Crate Training

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Crate-Training

Like other training aides — the slip collar or your voice — the crate can be misused and do more harm than good to your pet. But used correctly, the crate can make such a dramatic difference that animals who otherwise might have been brought to shelters have become excellent family pets.

When Can a Crate Help?

Housetraining Puppies:

Crates make housetraining much easier. Wild members of the dog family instinctively keep their dens clean; therefore, most pups will try to keep their crates clean. When he needs to relieve himself, your pup will whine and fuss. If you keep his crate near your bed at night you will be able to wake up in time to take him outside before he soils his crate. In this way good habits are established.

When your pup has become accustomed to his crate  he can be left in it when you are out of the house for a few hours. Make sure you let him have a chance to relieve himself outside before you leave home. Give him several of his chew toys, a bowl of water, and an old rug or a thick layer of newspaper for him to lie on. Now you can leave the house and know that your pup will be safe. He won’t be able to chew on electric cords, poisonous plants, or plastic bottles of disinfectant that can make him sick. Also, he won’t chew your furniture, rugs or clothes; which would make him sick! It’s hard to feel affectionate toward a puppy when you come back to a house strewn with mangled belongings.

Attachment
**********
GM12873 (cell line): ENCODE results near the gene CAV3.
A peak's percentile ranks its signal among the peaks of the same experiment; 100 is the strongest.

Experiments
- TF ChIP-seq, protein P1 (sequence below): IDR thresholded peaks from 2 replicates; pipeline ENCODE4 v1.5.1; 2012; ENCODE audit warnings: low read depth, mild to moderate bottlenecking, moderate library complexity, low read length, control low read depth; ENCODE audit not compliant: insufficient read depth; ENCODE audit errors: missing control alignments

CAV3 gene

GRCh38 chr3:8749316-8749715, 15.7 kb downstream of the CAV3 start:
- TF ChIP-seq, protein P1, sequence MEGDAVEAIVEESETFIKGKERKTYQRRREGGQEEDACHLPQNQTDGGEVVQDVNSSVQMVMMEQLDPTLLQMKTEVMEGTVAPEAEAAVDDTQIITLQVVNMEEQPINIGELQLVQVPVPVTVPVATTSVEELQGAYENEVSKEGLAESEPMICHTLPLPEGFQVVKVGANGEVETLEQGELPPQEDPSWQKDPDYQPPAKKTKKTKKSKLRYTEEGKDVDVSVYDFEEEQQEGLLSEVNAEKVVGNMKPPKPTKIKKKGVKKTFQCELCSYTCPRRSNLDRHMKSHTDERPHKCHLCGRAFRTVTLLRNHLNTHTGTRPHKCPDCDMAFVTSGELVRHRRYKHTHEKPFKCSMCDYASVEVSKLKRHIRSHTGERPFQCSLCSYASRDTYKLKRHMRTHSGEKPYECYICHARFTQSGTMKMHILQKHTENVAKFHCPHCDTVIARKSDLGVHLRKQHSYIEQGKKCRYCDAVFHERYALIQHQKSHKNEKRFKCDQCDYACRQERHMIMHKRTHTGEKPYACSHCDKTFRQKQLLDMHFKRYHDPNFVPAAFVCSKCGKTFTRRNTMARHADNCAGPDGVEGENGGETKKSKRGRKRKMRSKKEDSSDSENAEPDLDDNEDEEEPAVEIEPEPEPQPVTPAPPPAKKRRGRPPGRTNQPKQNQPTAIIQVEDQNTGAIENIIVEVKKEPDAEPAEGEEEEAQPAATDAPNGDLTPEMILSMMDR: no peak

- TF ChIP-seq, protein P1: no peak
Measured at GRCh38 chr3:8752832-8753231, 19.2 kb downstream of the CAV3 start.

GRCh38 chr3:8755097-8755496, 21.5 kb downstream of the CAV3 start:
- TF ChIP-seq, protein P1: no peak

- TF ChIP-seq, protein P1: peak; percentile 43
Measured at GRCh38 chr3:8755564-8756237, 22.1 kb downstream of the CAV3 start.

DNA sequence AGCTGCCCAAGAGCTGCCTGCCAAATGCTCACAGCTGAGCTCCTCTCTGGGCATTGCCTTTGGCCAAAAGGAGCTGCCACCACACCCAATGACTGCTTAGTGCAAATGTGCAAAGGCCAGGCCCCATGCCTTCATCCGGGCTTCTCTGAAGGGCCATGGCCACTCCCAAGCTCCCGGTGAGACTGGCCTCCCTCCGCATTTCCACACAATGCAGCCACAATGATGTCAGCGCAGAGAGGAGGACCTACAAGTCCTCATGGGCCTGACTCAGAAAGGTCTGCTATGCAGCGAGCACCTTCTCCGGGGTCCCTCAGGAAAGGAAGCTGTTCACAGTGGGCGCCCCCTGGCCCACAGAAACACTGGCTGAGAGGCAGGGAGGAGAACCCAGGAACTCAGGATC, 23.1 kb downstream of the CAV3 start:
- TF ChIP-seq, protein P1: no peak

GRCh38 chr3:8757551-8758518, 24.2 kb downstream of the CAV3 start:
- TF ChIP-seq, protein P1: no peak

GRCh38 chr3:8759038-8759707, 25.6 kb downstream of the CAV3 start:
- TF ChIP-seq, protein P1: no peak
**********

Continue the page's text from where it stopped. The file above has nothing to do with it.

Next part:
Destructive Dogs:

Some dogs can never be left alone in the house because they are destructive. Rather than having to give up such dogs, owners solve the problem by always crating their dog when they have to leave them behind.

Pet owners must be conscious of property damage from dogs that chew furniture, soil rugs, or scratch woodwork. Confining dogs when they can’t be supervised, especially puppies, will prevent such damage. Providing safe chew toys can be helpful.

Download the “How to Use a Crate” brochure if you would like detailed information.